Holy Days, Buddhist Holy Days, Holy Days in Buddhism, Holy Days of Buddhist, Holy Days of Buddhism

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Holy Days

Holy DaysFestivals
Festivals play a big part in the lives of many Buddhists. Majority of the Buddhists (except of the Japanese) use the Lunar calendar. It must be noted that the dates of Buddhist festivals and the way they are celebrated vary from country to country and between Buddhist traditions.

The most important of Buddhist festivals, Wesak is celebrated on the first full moon day in May except in a leap year when the festival is held in June. The day marks Buddha's birth as well as his enlightenment and death. The festival is celebrated with great fervor and color. People decorate their homes and make offerings of food, candles and flowers at monasteries besides the usual praying and chanting.

Dharma Day
The Dharma Day marks the beginning of Buddha's teaching. After attaining enlightenment, Buddha went to his former disciples to share his profound experience. From this very moment, Buddhism as a religion started gaining momentum. At present, the Dharma Day is seen as a special occasion to pay obeisance to the Buddha. The day is usually celebrated with readings from Buddhist scriptures.

Sangha Day
Also known as Magha Puja, the Sangha Day is the second most important festival in the Buddhist calendar. It commemorates the day when 1250 arahants gathered at Veluvana Vihara to hear Buddha preach. This festival is also seen as a great occasion to exchange gifts and reaffirm one's commitment towards the Buddhist practices.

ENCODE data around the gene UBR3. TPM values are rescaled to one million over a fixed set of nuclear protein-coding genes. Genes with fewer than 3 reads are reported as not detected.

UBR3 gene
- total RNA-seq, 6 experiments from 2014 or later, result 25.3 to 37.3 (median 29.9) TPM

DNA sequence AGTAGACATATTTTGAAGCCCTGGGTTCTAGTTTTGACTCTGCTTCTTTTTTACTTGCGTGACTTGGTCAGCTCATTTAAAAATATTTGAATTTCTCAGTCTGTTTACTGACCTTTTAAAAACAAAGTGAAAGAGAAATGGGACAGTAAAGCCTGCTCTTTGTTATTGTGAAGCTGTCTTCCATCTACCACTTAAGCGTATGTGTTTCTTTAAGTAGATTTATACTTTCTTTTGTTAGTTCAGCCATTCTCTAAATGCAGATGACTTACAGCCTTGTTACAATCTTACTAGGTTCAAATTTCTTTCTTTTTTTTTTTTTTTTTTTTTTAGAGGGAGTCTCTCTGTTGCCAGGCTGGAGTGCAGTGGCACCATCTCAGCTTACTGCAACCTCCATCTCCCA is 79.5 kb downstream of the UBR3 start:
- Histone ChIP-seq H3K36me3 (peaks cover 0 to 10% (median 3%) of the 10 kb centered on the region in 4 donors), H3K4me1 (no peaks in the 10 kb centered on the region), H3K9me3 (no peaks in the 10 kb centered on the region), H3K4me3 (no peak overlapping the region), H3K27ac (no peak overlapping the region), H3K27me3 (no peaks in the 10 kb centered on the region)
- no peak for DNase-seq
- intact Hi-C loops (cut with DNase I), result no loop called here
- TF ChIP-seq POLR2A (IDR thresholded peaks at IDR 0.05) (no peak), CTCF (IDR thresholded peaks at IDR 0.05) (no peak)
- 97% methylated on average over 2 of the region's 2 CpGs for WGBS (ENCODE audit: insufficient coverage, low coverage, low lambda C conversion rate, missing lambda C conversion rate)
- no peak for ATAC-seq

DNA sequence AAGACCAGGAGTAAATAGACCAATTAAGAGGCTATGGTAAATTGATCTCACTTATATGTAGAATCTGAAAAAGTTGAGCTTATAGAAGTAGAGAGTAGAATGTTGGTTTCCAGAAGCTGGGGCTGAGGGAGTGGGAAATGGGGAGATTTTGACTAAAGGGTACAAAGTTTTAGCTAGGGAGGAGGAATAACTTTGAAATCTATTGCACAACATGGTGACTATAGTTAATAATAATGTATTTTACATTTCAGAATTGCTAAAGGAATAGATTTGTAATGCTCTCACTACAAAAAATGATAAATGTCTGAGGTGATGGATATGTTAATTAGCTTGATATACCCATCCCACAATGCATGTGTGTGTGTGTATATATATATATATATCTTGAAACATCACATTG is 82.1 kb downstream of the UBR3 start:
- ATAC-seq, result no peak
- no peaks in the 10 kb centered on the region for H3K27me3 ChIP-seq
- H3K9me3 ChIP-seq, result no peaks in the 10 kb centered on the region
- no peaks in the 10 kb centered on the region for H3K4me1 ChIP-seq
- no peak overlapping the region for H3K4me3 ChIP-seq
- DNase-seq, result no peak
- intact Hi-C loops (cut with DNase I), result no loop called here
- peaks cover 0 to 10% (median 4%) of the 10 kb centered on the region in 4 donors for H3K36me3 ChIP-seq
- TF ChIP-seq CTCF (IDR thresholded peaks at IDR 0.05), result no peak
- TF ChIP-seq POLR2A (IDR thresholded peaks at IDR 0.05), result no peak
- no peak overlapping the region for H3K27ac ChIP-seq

Parinirvana Day
This Mahayana Buddhist festival marks the death of Buddha and is also known as Nirvana Day. People commemorate this festival with visits to monasteries and Buddhist temples or by meditating. However, it needs to be mentioned that celebrations vary from country to country.

Losar is the most important festival in Tibet and marks the beginning of the Tibetan New Year. It is a three-day affair that is celebrated in February every year (depending on the lunar calendar). Exchanging gifts, visiting monasteries and feasting become the order of the day during this festival. Kathina
Kathina is the biggest almsgiving festival in the Buddhist calendar and is celebrated after the end of the vassa period. This festival is said to have originated 2,500 years ago and is celebrated by Buddhists of the Theravada tradition.

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